The New York State Department of Environmental Conservation (DEC) is reminding the public that the state’s native turtles are on the move through June, seeking sandy areas or loose soil to lay their eggs.
In New York, thousands of turtles are killed each year when they are struck by vehicles while migrating to nesting areas. New York’s 11 native species of land turtles are in decline, and turtles can take more than 10 years to reach breeding age. The reptiles lay just one small clutch of eggs each year, which means the loss of a breeding female can have a significant effect on the local turtle population.
This time of year, it is especially important to be on the lookout for turtles and to drive cautiously, particularly on roads near rivers and marshy areas. If a turtle is spotted on the road or near the shoulder, drivers should safely stop their vehicle and consider moving the turtle to the side of the road in the direction the reptile is facing. Drivers should never swerve suddenly, and only stop and move turtles when it safe to do so and should never put themselves, their passengers, or others at risk.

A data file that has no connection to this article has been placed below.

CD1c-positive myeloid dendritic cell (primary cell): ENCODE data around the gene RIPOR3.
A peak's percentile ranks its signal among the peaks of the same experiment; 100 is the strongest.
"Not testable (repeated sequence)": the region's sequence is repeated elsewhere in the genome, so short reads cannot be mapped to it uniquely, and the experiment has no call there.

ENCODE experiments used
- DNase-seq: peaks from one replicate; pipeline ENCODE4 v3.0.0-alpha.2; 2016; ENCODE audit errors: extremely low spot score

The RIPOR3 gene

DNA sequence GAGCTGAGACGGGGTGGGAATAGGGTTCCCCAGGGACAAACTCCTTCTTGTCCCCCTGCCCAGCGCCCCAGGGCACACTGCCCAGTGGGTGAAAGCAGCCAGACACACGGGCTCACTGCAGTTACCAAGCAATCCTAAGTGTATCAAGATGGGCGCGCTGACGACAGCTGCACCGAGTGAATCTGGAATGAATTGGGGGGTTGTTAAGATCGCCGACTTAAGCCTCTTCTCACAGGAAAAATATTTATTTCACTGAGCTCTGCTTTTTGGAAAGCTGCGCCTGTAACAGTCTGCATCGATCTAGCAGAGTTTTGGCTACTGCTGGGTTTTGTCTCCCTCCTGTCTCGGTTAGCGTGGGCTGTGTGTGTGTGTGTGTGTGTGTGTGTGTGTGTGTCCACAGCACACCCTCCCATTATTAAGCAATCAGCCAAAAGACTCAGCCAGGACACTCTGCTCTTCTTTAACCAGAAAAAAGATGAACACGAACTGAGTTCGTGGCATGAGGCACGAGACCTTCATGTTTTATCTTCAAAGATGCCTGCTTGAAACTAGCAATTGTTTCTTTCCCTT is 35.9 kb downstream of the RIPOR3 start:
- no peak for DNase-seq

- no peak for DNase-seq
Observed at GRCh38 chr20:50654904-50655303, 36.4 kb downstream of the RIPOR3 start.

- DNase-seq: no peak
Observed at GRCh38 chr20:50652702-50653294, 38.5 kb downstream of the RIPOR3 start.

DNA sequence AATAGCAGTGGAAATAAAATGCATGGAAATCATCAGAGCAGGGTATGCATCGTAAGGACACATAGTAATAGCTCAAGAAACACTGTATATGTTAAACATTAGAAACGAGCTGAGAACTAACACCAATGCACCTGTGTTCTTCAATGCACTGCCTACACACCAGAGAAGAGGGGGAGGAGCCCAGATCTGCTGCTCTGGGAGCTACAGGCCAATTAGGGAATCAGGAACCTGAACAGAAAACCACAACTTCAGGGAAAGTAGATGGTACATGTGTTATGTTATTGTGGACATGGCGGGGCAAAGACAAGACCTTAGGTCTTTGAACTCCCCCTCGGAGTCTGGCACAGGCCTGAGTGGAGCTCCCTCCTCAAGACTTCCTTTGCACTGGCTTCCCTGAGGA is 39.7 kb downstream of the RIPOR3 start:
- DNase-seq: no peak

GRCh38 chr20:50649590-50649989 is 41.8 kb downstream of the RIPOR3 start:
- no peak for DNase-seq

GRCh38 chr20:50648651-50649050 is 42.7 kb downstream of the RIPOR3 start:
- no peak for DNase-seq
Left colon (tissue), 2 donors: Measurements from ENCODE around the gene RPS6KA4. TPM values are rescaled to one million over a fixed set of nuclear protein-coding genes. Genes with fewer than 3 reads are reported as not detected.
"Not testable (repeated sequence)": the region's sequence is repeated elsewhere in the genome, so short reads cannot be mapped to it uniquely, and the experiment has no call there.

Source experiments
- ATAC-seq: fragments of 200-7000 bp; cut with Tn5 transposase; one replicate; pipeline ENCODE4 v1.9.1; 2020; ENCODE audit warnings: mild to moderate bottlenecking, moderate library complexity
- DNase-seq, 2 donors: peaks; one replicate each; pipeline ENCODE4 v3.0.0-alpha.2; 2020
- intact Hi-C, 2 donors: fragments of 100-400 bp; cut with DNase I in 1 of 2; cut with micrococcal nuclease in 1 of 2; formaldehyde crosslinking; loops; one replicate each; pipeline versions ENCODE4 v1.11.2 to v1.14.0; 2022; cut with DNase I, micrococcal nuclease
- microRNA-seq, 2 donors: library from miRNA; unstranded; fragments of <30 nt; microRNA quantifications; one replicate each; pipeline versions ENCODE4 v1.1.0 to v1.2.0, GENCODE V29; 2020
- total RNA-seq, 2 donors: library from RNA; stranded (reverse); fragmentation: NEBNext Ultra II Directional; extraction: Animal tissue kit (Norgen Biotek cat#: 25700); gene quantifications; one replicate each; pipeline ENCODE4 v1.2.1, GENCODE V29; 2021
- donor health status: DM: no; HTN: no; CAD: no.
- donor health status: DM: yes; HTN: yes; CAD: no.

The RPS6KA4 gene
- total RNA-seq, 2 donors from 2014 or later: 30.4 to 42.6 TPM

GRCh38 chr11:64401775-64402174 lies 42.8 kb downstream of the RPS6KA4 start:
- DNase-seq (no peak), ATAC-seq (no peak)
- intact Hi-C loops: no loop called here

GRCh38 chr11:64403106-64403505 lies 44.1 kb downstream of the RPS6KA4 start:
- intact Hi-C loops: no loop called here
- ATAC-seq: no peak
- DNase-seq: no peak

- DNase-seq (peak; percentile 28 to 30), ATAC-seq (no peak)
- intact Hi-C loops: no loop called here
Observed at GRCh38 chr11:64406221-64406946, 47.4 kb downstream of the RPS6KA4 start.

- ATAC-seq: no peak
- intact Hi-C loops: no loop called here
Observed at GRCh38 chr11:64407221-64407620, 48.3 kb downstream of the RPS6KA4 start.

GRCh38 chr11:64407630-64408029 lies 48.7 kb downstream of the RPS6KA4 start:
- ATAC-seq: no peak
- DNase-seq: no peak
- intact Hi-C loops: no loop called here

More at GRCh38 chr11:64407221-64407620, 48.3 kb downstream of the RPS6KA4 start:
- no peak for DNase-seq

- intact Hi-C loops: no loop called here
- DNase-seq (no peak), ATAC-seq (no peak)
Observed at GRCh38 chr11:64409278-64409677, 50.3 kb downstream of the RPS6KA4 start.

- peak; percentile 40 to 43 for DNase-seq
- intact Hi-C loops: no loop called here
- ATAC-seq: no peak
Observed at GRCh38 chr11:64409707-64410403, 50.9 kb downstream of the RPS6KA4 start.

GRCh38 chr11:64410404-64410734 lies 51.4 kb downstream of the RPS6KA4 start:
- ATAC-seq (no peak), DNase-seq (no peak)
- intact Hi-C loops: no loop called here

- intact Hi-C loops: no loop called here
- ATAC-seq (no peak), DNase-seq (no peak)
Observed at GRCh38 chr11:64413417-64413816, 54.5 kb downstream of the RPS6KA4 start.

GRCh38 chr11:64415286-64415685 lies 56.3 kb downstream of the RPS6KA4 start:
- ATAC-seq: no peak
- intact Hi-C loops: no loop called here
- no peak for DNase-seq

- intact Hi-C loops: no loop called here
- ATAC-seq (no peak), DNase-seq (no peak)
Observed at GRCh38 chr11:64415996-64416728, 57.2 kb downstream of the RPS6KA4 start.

Most turtles can be picked up by the side of their shells. Do not pick up a turtle by its tail. Picking the turtle up by its tail may frighten or injure the reptile.
It’s important to use extreme caution when moving snapping turtles; either pick the turtle up at the rear of the shell near the tail using two hands, or slide a car mat under the turtle to drag the turtle across the road. Do not take native turtles into personal possession. All native turtles are protected by law and cannot be collected without a permit. Snakes can sometimes also be seen crossing or basking on the road. If safe to do so, please slow down and steer around them.
For more information on protecting turtles and other reptiles, visit DEC’s website.
Photo of painted turtle courtesy DEC.